Inheritance disputes can be caused by almost anything, especially if something seems unclear or unfair in the will. Such misunderstandings can tear families and friendships apart, which is why it’s necessary to prevent them.
1. Get the right attorney
Whether you received the help from your life insurance company or you searched for an attorney to help you personally, it’s a big deal who you’re working with and how you’re doing it. When you’re planning your estate with the help of an attorney, you should take your time to meet privately with them. If you interact with them together with a person on your will, it can make other beneficiaries think that you were influenced when making some decisions.
In other words, by making sure you choose a professional attorney with whom you have only private, in-person meetings, you’ll make sure they’re regarded as impartial. This way, no one can claim that you were forced or tricked when deciding who’s named in your will and what each person receives.
2. Update your documents
Every few years, make sure you check your will and see if it fits any possible changes that could’ve taken place in the meantime. Think about it: it’s possible that someone believes you didn’t have time or you forgot to include them in your will if the document appears to be outdated. If you adjust your will to your current wishes often, people will have fewer reasons to complain or doubt your estate’s instructions.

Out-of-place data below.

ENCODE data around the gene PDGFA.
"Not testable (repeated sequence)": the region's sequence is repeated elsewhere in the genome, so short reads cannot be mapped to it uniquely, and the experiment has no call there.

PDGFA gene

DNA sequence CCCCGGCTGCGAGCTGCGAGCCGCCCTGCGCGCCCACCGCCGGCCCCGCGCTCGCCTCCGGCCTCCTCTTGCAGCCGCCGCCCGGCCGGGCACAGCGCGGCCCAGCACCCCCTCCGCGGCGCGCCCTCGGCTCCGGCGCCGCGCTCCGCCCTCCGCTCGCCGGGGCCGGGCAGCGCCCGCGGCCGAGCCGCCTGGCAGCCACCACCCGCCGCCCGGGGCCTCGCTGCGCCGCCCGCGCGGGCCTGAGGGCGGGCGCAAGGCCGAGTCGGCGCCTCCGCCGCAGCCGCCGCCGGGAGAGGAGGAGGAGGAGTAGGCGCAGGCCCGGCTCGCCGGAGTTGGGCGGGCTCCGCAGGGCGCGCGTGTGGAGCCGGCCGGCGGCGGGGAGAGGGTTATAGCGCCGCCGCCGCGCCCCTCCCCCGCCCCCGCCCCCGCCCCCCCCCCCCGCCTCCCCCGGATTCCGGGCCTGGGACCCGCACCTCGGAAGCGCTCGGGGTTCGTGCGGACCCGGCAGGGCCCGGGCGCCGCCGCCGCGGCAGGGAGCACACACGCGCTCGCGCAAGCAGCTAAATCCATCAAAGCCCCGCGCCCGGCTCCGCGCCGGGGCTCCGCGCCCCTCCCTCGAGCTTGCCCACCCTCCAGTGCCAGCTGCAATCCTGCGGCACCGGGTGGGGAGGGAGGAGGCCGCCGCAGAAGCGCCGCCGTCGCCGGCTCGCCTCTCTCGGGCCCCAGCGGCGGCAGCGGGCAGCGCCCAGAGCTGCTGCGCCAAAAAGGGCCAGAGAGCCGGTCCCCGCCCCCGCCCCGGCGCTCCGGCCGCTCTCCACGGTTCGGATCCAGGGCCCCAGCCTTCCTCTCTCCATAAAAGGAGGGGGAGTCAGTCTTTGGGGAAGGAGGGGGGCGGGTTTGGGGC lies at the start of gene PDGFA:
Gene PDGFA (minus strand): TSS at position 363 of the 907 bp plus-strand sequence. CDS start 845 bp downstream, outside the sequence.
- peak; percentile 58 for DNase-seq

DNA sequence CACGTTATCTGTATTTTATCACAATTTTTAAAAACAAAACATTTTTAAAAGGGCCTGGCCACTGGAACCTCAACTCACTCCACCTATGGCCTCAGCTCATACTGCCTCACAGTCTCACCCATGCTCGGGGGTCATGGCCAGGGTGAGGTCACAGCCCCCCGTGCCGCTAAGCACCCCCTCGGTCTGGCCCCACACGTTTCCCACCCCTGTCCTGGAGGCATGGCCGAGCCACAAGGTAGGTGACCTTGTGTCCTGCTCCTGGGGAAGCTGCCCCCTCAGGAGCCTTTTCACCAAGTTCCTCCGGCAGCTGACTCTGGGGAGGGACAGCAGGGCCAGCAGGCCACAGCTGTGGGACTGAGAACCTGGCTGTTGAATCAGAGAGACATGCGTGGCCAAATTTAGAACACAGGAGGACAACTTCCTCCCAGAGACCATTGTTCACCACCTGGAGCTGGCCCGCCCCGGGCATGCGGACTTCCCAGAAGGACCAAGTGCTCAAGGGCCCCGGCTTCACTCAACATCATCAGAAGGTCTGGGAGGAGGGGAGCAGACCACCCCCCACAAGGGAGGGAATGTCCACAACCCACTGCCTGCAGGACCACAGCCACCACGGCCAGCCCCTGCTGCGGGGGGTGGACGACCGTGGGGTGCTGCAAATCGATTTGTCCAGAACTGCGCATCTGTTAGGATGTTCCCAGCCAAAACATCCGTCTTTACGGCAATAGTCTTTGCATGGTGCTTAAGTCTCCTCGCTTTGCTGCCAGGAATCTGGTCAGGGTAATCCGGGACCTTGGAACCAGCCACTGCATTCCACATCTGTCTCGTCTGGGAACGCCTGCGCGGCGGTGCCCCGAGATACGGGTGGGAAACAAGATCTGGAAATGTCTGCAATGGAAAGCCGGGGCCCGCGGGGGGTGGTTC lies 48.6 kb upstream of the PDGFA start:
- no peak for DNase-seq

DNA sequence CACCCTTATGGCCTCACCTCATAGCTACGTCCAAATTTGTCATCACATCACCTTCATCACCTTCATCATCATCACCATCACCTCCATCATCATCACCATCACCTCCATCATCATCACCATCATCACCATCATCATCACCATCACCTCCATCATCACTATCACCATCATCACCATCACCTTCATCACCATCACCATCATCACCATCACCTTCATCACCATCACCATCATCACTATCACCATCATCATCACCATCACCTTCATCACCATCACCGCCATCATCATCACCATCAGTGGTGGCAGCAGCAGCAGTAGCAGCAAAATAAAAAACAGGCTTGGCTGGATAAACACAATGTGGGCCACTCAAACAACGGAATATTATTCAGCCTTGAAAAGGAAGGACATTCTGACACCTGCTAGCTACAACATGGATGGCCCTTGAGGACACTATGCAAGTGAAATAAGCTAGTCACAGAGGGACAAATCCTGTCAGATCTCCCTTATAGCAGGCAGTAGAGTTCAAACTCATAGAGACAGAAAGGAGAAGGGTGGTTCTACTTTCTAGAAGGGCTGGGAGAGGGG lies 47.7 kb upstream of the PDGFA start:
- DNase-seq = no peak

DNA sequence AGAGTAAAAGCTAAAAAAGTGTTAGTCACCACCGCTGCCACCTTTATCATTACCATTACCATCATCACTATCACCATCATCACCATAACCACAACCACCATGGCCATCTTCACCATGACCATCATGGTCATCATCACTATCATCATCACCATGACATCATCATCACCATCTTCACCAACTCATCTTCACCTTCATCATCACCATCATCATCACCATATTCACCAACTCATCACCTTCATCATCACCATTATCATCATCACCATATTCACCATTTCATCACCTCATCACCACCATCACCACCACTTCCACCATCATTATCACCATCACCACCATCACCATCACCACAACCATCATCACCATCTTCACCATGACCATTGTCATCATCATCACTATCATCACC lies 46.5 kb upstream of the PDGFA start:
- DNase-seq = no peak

Your life can change when given many different circumstances, such as the birth of a child, the passing of a beneficiary, a marriage, or even a divorce. If your wishes are up to date, they’ll reflect on these changes. Other beneficiaries will see that you’ve taken an active stand and taken these situations into account when updating your will.
3. Avoid surprises
People can’t claim that you were wrong on your will or there were mistakes if you’ve informed in advance what they’re getting. This can be a glum conversation, but it may be the only thing between a calm and organized will execution and chaos that creates disputes between family members.
It’s also a way to prevent sadness, confusion, anger, and disappointment when reading your will. If your beneficiaries know what they’ll get upfront, they won’t hold any grudges with you or with each other. You can explain to them why you’ve come to such a decision, give them the reasons and show your feelings. They should know that you put a lot of thought into these choices.